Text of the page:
Bice said yesterday his department would recommend raising teachers' salaries 5 percent in fiscal year 2017, which begins next October.

The state government will have the final word on public school spending next year. According to the department, the raise would cost $160 million.

Bice says he will seek additional raises in 2018 and 2019, with the goal of bringing teacher salaries in line with inflation.

Three Tuscaloosa Police officers are on paid leave following a videotaped incident that went viral on the internet. According to APR’s Pat Duggins, even Police Chief Steven Anderson admits he was disturbed by it.

The graphic video shot from inside a Tuscaloosa apartment shows local police officers pushing their way inside, and pulling two University of Alabama students out. A Taser and a nightstick are used as the officers forcibly subdue and arrest the young man and woman. Tuscaloosa Police Chief Steven Anderson says the images left him with some questions.

Three Tuscaloosa Police officers are on paid leave following a videotaped incident that went viral on the internet. APR’s Pat Duggins says Police Chief Steven Anderson admits even he was disturbed by it…

The graphic video shot from inside a Tuscaloosa apartment shows local police officers pushing their way inside, and pulling two University of Alabama students out.

Alabama has reopened most rural driver license offices for one day each month.

The offices began reopening this week on a limited basis following national backlash over a plan to close them permanently.

In September, The Alabama Law Enforcement Agency announced plans to close 31 offices where state workers had given driving tests one day per week.

The agency said the closures were necessary because of budget cuts. Critics said the closures created a hardship for rural residents and only saved the state $100,000 a year in travel costs.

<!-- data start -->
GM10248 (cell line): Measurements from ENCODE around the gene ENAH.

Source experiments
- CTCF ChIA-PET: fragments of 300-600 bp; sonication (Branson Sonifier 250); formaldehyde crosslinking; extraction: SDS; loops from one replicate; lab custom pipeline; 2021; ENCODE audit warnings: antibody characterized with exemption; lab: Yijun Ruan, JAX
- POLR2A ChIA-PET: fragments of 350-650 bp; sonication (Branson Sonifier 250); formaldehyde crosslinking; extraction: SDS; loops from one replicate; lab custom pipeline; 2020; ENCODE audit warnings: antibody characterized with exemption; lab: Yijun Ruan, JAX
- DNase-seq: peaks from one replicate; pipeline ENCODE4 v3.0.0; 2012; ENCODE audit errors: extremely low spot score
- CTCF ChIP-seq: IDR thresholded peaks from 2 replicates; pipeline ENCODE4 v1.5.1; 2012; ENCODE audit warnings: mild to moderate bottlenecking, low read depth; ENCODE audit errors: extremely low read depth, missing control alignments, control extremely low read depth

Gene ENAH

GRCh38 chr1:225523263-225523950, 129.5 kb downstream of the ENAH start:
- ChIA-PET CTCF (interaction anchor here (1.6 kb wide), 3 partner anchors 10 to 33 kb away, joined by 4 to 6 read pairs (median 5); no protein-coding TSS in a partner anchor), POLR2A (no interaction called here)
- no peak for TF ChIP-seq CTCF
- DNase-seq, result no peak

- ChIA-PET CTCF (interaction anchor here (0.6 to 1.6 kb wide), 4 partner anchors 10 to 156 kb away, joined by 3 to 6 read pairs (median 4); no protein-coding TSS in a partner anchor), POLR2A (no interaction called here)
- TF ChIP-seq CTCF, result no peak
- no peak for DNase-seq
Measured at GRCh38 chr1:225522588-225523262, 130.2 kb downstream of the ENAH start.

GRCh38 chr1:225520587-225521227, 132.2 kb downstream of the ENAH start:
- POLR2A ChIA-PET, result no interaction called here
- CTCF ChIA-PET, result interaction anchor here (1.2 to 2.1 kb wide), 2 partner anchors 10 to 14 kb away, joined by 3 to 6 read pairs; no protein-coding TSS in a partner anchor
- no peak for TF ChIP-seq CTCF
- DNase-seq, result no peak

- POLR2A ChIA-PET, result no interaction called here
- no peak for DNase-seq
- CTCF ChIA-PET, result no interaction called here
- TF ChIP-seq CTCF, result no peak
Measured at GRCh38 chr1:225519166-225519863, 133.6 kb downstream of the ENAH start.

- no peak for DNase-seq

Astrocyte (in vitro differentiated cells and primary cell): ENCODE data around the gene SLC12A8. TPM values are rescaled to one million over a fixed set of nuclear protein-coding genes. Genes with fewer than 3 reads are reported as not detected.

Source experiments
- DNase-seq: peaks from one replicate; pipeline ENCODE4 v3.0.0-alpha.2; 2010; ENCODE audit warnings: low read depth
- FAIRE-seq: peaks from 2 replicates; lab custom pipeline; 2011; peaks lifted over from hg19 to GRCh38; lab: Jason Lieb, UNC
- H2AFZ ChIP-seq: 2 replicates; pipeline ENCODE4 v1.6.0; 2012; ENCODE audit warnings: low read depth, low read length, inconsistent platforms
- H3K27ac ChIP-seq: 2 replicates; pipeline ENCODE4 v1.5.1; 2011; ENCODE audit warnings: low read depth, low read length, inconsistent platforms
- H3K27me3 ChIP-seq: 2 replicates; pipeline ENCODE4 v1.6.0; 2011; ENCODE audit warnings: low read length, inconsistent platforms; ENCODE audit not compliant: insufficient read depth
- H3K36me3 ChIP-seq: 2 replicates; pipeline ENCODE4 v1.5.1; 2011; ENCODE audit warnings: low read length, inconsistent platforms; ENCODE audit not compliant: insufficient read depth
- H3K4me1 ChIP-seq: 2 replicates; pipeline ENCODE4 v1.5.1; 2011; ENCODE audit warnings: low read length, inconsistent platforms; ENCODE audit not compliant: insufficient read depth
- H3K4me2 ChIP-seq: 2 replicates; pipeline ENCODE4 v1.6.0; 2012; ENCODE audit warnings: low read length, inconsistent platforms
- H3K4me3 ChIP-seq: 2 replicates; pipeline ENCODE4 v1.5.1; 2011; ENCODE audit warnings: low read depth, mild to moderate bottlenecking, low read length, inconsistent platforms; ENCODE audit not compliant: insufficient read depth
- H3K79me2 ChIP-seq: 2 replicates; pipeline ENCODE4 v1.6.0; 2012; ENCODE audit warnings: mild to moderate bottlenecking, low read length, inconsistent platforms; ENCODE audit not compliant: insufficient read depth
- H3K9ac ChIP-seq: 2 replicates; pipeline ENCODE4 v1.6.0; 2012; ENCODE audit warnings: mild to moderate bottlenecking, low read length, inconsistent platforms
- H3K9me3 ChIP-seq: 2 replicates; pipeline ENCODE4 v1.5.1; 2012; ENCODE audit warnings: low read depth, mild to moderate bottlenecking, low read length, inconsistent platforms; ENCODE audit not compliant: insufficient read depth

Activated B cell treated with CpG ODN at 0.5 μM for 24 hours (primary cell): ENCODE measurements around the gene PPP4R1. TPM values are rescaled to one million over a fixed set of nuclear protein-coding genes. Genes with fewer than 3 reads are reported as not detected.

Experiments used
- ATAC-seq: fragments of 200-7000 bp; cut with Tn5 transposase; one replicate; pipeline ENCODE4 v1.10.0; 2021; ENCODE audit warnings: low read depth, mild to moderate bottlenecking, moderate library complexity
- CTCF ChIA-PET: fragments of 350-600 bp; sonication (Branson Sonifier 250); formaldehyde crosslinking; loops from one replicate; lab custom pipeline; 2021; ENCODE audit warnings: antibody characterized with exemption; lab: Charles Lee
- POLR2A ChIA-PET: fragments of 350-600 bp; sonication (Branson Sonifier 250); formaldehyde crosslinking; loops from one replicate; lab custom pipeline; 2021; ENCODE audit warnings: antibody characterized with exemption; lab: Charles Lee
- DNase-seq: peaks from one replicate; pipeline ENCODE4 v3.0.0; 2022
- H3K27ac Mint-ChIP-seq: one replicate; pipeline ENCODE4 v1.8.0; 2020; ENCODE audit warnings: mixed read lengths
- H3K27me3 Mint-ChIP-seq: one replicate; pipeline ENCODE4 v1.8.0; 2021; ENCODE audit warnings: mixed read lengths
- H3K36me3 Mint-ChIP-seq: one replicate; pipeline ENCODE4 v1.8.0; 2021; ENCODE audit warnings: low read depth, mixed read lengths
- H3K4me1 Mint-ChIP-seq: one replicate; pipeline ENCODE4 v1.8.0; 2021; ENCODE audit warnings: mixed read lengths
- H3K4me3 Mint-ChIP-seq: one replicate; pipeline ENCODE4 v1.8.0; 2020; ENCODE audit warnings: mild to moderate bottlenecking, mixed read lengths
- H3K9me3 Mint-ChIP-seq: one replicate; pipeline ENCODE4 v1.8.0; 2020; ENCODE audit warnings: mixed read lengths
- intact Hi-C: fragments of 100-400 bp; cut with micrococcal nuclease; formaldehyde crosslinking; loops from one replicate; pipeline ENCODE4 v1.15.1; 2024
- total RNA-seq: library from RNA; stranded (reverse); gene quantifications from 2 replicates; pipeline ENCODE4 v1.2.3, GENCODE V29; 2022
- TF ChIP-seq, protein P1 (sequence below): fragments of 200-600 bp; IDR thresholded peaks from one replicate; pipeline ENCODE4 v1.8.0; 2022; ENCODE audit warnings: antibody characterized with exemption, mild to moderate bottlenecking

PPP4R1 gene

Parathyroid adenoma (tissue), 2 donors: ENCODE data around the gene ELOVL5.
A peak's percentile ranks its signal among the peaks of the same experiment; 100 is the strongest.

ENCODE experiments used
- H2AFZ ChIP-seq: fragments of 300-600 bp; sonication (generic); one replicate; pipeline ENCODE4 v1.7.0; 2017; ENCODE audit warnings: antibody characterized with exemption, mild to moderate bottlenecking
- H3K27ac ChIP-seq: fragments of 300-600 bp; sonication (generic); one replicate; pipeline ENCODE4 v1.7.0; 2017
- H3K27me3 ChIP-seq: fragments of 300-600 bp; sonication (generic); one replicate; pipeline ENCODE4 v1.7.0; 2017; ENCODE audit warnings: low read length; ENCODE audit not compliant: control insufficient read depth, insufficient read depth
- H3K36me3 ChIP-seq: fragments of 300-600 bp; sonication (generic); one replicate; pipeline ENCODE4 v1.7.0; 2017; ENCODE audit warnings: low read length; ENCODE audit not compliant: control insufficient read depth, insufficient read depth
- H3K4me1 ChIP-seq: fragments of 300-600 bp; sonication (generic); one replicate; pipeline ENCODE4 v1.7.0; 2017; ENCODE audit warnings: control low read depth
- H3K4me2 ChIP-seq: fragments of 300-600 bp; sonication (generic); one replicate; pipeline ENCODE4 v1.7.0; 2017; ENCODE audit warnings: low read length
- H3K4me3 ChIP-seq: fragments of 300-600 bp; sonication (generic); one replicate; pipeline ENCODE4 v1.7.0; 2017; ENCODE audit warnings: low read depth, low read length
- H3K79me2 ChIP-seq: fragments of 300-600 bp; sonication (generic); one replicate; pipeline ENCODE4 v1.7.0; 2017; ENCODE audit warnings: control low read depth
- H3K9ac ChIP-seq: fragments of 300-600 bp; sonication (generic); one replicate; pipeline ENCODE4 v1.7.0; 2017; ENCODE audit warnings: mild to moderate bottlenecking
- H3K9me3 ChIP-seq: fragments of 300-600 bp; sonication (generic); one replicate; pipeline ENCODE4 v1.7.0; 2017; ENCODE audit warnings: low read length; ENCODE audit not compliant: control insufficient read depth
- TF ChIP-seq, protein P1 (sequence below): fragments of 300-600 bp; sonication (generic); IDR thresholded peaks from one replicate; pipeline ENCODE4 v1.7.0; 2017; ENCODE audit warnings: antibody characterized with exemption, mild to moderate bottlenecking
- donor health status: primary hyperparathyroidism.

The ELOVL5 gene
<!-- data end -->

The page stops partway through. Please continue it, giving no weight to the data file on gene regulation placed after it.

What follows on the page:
Alabama red snapper fishermen say they’re feeling caught between state and federal regulators.

New numbers from Washington for the amount of snapper caught this year differs from the total from the state. The Federal Marine Recreational Information Program says Alabama anglers caught just over two million pounds of red snapper. Alabama regulators put that number at just over a million pounds. 

Rain is helping efforts to put out a nearly 2,000-acre wildfire that's been burning for more than a week in northwest Alabama.

The U.S. Forest Service says crews were monitoring a fire line in the Sipsey Wilderness today. Officials hope continuing rainfall will extinguish the blaze.

More than 1.5 inches of rain is forecast in an area where the Big Tree wildfire has burned about 1,938 acres since it was first reported on Oct. 16.

Eric Parker
Brynn Anderson / AP

Federal prosecutors are trying for a second time to convict former Madison police officer Eric Parker of using unreasonable force when questioning an Indian man in February.

57 year old Sureshbhai Patel appears to have been slammed to the ground by Parker in a police dash camera video.

Robert Posey is the first assistant U.S. attorney for the northern district. He says the prosecution has good evidence on their side.

Alabama death row inmates are seeking alternative methods for execution. APR student reporter Parker Branton reports on their latest arguments.

Death row inmate Tommy Arthur says he’d rather face a firing squad rather than undergo lethal injection in Alabama.

He and Anthony Boyd are pleading their case to change their method of execution. They join five other death row inmates who have filed lawsuits claiming the state’s current three-drug lethal injection protocol for executions as cruel and unusual punishment under the United States constitution.